Tire monitoring is changing–fast. New technologies and tire designs are boosting maintenance operations for fleets, although the overall tire-changing process has remained relatively unchanged over the last few decades.
“The tires have changed, very much so,” said Tire Industry Association’s senior vice president of training, Kevin Rohlwing. “But that doesn’t change the way we service them. The mounting and demounting of tires hasn’t really changed since I first did it in 1982.”
Although new tire designs are constantly released by tire manufacturers, fleets say that both modern and legacy models are still maintained with the usual techniques.
“Overall, there hasn’t been a whole lot of change [that] we’ve seen from a maintenance standpoint, except probably [that there are] faster wear cycles with some of the new tire compounds,” said Dart Transits’ vice president of maintenance, Paul Pettit.
Jack Legler, technical director for American Trucking Association’s Technology and Maintenance Council, said that the agency is often upgrading current recommended maintenance practices and is constantly finding ways to create new ones in collaboration with new tire designs and technological advances as they come about. Technicians can find better ways to spec with these RPs, and can also integrate enhanced methods of troubleshooting and maintenance.
“Wheels evolve in parallel with tires and include aerodynamic devices, along with tire pressure and condition sensors, monitoring, and management,” Legler said.
The largest group of RPs in TMC consists within the S.2 Tire and Wheel Study Group and task forces. This includes the Future Truck Committee’s Tire Durability and Reliability Task Force, which helps manufacturers and fleets work together to find and solve tire durability limitations, and create ways to lower overall tire operating costs.
RPs allow TMC to help fleets manage and protect their large tire inventory investments, Legler explained. Innovative trucking technology has helped tire inventory tracking become one of the most-changed trucking industry aspects over the last ten years.
A fleet’s tire details can be stored easily within inventory software databases, which allow employees to more easily find the necessary tire on-site as well as determine the needs for tire replacement and emergency changes while on the road. Tires can also be equipped with chips or RFID tags that can be implemented into these database systems for easier transfer of information, and many systems can now manage tire conditions in real time.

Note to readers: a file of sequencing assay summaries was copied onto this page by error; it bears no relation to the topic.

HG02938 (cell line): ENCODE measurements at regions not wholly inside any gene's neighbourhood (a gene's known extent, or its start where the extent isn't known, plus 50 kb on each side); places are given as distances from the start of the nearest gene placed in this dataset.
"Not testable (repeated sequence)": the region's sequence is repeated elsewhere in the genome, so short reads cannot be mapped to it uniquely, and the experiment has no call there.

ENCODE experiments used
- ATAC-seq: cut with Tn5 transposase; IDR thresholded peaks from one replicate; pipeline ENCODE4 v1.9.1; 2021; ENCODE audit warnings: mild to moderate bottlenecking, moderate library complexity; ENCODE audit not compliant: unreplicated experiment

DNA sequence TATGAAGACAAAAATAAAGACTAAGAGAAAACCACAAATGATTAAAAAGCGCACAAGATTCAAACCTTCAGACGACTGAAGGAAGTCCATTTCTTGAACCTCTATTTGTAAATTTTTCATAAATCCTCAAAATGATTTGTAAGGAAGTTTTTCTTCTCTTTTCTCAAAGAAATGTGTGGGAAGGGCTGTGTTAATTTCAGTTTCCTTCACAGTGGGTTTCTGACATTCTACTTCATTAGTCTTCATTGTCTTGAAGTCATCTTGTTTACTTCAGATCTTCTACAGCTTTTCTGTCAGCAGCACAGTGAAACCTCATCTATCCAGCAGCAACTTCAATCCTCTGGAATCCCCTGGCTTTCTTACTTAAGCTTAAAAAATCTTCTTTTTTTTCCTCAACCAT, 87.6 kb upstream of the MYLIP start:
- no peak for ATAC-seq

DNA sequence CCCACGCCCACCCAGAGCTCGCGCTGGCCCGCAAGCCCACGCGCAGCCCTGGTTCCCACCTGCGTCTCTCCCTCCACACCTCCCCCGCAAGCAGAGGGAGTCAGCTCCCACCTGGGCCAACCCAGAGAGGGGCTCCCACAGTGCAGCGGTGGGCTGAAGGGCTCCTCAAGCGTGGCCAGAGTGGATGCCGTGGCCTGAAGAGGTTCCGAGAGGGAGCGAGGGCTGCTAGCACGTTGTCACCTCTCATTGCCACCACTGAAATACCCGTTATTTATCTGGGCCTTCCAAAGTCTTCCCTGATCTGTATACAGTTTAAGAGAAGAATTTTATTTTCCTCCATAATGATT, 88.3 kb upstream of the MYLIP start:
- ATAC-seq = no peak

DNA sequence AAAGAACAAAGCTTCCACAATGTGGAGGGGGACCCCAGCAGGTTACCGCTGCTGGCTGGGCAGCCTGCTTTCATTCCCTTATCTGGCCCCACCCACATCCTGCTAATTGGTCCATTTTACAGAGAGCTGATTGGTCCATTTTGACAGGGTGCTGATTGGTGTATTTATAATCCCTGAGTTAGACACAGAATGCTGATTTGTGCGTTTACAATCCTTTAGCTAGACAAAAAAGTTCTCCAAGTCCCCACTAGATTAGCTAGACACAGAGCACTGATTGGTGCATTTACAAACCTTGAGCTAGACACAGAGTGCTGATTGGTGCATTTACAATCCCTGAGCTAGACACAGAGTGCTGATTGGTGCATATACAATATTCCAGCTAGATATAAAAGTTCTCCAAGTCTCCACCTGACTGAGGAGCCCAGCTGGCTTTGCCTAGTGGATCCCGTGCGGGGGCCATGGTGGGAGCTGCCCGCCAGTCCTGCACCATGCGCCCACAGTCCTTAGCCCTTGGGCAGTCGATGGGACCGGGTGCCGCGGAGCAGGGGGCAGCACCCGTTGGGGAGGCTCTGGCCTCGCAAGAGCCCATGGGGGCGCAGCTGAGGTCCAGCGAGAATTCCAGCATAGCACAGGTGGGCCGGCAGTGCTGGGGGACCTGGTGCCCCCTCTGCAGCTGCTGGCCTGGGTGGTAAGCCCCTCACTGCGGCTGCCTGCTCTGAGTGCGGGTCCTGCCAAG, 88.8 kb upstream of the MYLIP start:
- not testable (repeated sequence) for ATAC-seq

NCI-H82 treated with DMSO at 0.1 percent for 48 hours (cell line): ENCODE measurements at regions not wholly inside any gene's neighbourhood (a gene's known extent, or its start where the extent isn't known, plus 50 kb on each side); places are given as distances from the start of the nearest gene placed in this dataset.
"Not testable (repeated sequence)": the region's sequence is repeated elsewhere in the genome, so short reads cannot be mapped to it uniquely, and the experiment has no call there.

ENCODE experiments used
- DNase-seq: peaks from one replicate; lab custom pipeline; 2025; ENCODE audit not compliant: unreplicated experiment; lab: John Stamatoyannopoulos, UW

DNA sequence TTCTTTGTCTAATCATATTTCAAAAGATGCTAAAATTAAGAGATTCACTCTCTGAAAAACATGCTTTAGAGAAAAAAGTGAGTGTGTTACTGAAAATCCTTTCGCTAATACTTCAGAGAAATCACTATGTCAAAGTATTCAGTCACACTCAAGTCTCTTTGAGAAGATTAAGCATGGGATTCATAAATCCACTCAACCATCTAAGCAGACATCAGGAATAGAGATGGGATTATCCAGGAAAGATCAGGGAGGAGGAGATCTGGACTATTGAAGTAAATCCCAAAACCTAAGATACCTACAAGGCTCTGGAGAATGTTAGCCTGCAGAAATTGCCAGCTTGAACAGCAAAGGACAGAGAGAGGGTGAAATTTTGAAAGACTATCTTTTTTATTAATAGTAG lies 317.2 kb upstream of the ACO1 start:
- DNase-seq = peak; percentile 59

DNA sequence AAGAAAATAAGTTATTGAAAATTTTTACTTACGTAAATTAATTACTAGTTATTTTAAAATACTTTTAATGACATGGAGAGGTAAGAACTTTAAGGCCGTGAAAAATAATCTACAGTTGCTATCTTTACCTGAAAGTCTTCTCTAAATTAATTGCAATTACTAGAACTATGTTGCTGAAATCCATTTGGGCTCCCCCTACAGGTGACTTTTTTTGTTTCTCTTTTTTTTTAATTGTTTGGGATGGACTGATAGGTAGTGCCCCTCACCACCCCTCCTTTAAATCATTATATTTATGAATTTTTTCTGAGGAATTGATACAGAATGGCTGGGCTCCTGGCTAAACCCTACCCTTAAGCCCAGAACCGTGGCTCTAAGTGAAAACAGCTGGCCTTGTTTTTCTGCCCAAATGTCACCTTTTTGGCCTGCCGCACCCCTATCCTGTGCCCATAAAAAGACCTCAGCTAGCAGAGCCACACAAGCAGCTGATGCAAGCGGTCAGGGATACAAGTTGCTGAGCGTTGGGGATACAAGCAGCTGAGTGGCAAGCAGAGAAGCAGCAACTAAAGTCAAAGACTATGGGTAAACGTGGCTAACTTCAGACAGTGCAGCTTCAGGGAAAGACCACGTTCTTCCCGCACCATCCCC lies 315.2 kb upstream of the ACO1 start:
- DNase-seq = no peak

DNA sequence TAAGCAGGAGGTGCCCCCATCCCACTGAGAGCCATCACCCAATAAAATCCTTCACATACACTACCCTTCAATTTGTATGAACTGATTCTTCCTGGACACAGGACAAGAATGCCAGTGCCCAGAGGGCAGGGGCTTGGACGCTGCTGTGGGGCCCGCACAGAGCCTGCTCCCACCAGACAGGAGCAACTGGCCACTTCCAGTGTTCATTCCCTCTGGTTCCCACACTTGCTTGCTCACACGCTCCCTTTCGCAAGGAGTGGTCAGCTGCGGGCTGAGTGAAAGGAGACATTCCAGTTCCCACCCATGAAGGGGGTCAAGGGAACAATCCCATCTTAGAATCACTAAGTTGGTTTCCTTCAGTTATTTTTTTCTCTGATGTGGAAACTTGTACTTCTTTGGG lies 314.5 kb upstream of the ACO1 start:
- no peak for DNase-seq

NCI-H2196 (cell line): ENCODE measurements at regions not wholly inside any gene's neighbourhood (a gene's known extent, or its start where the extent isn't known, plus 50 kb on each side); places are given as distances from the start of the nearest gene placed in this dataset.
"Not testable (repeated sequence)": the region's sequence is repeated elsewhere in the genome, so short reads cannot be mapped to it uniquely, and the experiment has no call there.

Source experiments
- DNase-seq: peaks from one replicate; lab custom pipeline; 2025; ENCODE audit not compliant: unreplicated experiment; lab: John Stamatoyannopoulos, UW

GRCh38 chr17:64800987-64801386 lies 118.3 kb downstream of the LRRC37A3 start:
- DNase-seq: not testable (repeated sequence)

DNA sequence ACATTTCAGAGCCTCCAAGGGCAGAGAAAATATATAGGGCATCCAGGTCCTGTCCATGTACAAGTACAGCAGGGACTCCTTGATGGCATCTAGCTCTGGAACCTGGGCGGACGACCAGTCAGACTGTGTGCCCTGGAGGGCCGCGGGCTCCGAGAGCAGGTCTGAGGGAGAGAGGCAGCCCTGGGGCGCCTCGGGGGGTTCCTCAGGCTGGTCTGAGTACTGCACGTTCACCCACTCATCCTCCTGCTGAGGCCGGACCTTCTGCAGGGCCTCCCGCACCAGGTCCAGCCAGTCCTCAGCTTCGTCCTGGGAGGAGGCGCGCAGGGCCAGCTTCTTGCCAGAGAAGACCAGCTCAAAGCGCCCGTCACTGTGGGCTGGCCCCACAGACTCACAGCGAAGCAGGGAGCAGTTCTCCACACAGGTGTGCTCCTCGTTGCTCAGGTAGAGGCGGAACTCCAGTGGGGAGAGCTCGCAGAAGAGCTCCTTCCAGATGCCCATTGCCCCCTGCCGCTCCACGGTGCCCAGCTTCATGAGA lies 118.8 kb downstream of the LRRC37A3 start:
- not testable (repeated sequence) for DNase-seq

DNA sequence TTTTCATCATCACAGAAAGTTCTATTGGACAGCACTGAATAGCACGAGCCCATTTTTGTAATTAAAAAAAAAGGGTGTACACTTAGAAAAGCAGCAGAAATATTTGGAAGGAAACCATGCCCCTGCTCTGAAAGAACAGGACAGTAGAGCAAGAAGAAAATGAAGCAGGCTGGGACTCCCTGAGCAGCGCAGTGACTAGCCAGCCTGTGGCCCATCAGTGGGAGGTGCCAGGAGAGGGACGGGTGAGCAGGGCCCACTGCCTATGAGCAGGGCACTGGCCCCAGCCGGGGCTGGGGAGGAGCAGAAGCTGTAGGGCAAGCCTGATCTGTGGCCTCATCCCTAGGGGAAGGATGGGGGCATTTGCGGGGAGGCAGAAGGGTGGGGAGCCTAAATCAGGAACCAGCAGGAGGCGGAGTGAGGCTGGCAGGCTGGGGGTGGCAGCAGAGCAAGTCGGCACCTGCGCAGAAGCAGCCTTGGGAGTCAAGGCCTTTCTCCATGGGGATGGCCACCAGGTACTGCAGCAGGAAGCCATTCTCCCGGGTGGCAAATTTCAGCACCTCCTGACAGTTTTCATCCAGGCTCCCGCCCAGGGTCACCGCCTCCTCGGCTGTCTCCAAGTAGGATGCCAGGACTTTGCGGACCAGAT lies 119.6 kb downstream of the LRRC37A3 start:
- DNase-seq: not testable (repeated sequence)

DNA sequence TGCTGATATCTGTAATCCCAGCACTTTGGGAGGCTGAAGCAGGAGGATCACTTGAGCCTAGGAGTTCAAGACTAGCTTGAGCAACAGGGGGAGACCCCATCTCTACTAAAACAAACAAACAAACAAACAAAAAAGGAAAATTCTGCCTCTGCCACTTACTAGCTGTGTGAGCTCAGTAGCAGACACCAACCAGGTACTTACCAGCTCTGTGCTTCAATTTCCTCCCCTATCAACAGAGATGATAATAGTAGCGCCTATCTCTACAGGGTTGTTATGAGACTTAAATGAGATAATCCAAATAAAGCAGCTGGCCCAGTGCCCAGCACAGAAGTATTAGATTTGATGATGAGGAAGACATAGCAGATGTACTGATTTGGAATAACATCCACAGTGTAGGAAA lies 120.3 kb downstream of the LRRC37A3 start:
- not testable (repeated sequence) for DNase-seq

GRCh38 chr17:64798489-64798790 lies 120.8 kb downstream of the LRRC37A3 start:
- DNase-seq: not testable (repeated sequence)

These softwares can also be used in conjunction with newer tire pressure technology, which involve monitoring systems and automatic tire inflation capabilities that have been significantly impactful for many fleets across the country.
Fleets see the benefits of these technology boosts in the decrease of tread wear, improvement of rolling resistance, and the ability to more easily address maintenance issues while their tires sustain consistent tire pressure. The use of automatic inflation systems can also allow for “tremendous advantages” in regards to the increase of labor efficiency, safety, and earnings, according to Rohlwing.
Additionally, fleets are able to alter their tire PSIs through certain monitoring systems, which allows each position on a truck to experience the best performance possible.
“That’s new for us…but fuel economy always is a big deal with tires, and we watch that closely when making purchases,” said Dot Foods’ director of fleet maintenance, Kevin Buss. Dot has been altering some PSIs at different tire positions in collaboration with tire manufacturers, and is now able to focus on performance instead of the benchmarks which previously determined operation efficiency. “Many folks that are not really familiar with tire programs would say they just need a tire that wears the best. But that doesn’t mean it will give you good fuel economy,” Buss said.
Because fuel is one of the biggest costs for fleets, fuel-efficient tires are able to help them see huge savings throughout a tire’s lifetime, although such tires may be an initial investment.
“If you’re running low-rolling-resistance tires or LRR retreads, you’re probably seeing an improvement in your fuel milage, and any kind of gain you get in fuel mileage is going straight to the bottom line,” said Rohlwing.
LRR tires can also be mounted with the same techniques used with standard tubeless tires. Technicians should thoroughly inspect the tire and wheel to check for damage or rust before securing a tire bead seating. Finally, bead lubricants can help avoid any damage and reduce tire bead-rim flange friction.